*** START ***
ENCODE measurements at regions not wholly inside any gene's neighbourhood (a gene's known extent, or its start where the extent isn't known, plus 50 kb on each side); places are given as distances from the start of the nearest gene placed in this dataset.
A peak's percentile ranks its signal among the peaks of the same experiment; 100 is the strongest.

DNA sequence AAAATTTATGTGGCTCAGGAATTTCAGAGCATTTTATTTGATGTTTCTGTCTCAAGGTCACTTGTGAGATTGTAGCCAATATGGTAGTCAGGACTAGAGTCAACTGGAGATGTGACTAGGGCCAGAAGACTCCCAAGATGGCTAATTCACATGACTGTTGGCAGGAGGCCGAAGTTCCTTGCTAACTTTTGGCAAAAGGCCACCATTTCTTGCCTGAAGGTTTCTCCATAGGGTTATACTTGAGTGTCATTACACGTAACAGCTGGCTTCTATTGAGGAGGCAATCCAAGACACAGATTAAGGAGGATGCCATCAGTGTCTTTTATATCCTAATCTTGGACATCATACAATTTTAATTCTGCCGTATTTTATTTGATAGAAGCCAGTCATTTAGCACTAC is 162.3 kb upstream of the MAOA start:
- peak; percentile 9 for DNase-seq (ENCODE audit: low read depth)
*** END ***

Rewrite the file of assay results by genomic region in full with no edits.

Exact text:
ENCODE measurements at regions not wholly inside any gene's neighbourhood (a gene's known extent, or its start where the extent isn't known, plus 50 kb on each side); places are given as distances from the start of the nearest gene placed in this dataset.
A peak's percentile ranks its signal among the peaks of the same experiment; 100 is the strongest.

DNA sequence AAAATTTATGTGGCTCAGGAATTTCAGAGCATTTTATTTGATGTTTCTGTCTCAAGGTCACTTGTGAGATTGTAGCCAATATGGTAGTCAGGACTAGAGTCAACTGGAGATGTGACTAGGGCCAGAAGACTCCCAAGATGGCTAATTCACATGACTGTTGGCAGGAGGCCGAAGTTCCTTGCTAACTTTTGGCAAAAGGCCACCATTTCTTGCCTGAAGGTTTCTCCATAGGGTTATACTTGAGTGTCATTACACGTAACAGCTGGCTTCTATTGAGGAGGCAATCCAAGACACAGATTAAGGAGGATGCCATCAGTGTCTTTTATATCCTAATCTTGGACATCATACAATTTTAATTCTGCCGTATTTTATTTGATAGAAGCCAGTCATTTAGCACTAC is 162.3 kb upstream of the MAOA start:
- peak; percentile 9 for DNase-seq (ENCODE audit: low read depth)